Supervisors Want Low-Income College Students to be Eligible for SNAP Benefits During COVID-19 Crisis
San Pedro, CA – The Los Angeles County Board of Supervisors is taking steps to protect college students experiencing food insecurity. Today the Board unanimously approved a motion by Supervisor Janice Hahn to send a letter to federal leaders in support of suspending the strict eligibility requirements for college students applying for SNAP benefits. The letter will be sent to members of the Senate and House leadership, Chairs and Ranking Members of the House Ways and Means Committee and Senate Finance Committee, and the Los Angeles County Congressional Delegation.
The Supplemental Nutrition Assistance Program (SNAP) is a federally funded program that provides anti-hunger benefits to eligible participants. In California, it is known as Calfresh. Currently, college students’ eligibility for these benefits is limited unless they meet certain exceptions, such as working at least 20 hours a week or taking part in a state or federally financed work study program. However, many college students have lost their jobs during the COVID-19 crisis.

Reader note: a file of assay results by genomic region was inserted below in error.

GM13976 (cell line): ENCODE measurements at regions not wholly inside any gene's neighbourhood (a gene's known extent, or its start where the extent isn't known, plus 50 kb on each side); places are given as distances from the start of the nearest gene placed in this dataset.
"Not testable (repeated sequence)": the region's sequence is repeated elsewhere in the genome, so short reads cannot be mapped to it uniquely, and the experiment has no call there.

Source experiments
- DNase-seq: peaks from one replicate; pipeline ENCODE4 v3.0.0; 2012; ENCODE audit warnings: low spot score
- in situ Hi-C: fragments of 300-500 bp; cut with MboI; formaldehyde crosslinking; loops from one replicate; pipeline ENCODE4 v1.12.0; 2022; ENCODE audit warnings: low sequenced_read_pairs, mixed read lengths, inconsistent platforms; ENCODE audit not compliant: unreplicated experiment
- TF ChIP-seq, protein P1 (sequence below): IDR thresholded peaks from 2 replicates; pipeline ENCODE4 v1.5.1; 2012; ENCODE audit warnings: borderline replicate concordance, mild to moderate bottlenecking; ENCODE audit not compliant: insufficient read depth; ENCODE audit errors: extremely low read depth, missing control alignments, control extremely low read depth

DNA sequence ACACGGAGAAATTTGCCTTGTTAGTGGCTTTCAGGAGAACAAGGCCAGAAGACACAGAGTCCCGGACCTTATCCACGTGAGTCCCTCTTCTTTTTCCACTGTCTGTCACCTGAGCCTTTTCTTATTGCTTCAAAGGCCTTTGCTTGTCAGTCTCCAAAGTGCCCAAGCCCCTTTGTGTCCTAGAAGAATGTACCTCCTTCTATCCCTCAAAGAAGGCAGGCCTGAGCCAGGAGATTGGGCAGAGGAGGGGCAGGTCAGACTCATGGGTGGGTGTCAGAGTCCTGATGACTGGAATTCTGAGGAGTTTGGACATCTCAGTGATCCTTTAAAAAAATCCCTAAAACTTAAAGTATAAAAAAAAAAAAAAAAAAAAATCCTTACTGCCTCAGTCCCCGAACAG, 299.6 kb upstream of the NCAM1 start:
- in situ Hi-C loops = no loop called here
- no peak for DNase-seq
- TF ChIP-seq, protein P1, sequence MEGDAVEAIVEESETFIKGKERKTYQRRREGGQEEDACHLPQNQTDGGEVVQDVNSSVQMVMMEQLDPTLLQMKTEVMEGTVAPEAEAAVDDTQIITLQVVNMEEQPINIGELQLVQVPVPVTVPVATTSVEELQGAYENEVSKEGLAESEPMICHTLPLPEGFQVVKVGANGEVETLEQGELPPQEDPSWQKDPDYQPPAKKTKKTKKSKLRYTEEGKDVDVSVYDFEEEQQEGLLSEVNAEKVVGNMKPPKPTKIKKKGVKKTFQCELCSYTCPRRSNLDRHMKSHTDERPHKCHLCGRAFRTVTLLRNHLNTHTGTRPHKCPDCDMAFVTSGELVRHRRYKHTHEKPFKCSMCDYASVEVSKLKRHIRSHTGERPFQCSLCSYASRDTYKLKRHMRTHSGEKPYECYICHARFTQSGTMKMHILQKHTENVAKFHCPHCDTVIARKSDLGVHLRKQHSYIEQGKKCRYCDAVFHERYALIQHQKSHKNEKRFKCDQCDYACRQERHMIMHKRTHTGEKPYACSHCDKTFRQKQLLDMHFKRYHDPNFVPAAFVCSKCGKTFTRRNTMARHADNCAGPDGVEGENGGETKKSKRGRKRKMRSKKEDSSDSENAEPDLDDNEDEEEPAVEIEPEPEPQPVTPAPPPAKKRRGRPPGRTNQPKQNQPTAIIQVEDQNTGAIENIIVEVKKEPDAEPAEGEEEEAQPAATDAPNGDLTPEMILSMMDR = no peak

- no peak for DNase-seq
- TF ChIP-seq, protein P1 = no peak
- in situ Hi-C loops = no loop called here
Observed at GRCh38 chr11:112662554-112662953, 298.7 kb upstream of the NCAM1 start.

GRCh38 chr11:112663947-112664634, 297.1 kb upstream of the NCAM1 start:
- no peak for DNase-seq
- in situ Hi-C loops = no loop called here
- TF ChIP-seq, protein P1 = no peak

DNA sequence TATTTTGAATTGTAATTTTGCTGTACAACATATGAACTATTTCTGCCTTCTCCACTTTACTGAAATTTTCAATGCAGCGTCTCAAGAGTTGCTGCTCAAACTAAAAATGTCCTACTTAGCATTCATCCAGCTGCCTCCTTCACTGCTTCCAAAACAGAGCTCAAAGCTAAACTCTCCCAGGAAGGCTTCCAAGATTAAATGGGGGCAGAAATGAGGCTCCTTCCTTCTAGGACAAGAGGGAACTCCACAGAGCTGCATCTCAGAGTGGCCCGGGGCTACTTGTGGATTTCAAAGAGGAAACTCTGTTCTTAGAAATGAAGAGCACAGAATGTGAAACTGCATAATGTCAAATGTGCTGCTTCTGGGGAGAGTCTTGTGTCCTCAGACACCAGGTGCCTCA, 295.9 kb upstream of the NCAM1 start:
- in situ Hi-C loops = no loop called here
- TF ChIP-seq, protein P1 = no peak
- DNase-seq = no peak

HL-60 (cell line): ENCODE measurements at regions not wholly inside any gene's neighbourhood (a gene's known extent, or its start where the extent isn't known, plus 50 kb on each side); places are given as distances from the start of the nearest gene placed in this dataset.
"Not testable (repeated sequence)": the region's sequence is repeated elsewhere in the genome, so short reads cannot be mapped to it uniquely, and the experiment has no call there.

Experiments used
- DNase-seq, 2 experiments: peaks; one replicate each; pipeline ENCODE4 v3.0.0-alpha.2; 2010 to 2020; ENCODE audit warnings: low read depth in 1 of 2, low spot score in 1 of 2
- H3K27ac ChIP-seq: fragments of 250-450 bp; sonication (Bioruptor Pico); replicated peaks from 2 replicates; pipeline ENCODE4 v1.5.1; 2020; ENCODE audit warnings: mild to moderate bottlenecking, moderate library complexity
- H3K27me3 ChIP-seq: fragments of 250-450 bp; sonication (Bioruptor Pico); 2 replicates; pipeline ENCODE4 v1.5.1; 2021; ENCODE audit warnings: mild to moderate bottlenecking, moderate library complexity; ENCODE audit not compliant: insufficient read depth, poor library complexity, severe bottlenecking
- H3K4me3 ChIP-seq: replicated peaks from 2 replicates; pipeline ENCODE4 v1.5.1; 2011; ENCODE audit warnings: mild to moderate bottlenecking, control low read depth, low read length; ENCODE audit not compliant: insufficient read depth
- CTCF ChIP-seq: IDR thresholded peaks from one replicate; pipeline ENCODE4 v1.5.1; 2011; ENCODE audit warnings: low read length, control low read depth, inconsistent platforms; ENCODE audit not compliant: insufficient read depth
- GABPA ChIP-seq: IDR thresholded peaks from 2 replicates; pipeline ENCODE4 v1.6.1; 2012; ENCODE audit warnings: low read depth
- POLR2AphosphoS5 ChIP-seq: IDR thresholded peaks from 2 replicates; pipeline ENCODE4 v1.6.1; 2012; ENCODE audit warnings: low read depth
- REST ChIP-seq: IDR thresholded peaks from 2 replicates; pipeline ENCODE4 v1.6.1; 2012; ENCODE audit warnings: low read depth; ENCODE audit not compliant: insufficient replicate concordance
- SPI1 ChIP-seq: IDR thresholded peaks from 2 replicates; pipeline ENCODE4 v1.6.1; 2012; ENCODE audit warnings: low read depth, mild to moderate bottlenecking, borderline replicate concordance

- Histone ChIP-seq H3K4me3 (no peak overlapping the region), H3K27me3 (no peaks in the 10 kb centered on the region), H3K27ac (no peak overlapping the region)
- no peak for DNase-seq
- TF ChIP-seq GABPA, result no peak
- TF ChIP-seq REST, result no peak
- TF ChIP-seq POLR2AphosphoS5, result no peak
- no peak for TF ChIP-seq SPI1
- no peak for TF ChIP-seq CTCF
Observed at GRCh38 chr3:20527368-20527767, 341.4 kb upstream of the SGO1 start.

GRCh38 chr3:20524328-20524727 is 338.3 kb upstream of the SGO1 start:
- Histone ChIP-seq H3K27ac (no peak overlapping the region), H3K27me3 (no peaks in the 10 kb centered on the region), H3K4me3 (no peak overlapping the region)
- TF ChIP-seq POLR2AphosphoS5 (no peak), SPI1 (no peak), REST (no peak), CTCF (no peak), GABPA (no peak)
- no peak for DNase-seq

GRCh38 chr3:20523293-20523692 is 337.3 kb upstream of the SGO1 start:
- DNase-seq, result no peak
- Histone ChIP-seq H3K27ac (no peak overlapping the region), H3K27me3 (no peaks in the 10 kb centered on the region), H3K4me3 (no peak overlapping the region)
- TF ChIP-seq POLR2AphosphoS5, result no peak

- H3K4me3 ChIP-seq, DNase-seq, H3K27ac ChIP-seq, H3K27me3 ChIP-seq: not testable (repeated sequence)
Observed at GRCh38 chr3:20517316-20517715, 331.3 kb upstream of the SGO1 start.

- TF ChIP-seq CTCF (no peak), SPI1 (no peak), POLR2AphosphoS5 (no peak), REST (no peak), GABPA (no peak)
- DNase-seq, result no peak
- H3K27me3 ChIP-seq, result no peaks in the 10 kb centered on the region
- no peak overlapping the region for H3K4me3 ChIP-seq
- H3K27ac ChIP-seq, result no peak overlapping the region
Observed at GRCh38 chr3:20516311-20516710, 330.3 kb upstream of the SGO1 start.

“During normal times, these restrictions already create unnecessary barriers for college students facing food insecurity,” said Supervisor Hahn, who authored the motion. “During a worldwide pandemic, they are simply unjustifiable. With campuses closed and job losses at record levels, it will be difficult if not impossible for students to meet the requirements of work hour requirements. Unless we take action now to eliminate the barriers placed by these SNAP eligibility requirements, many more college students in LA County and across the nation will go hungry.”
California State University (CSU) Study of Students Basic Needs released in January 2018 found that 41.6 percent of CSU students reported food insecurity. According to that same study, close to 70% of CSU students would be eligible for CalFresh based on their household income alone. However, when the stricter requirements placed on college students were considered, less than half of those in financial need would qualify.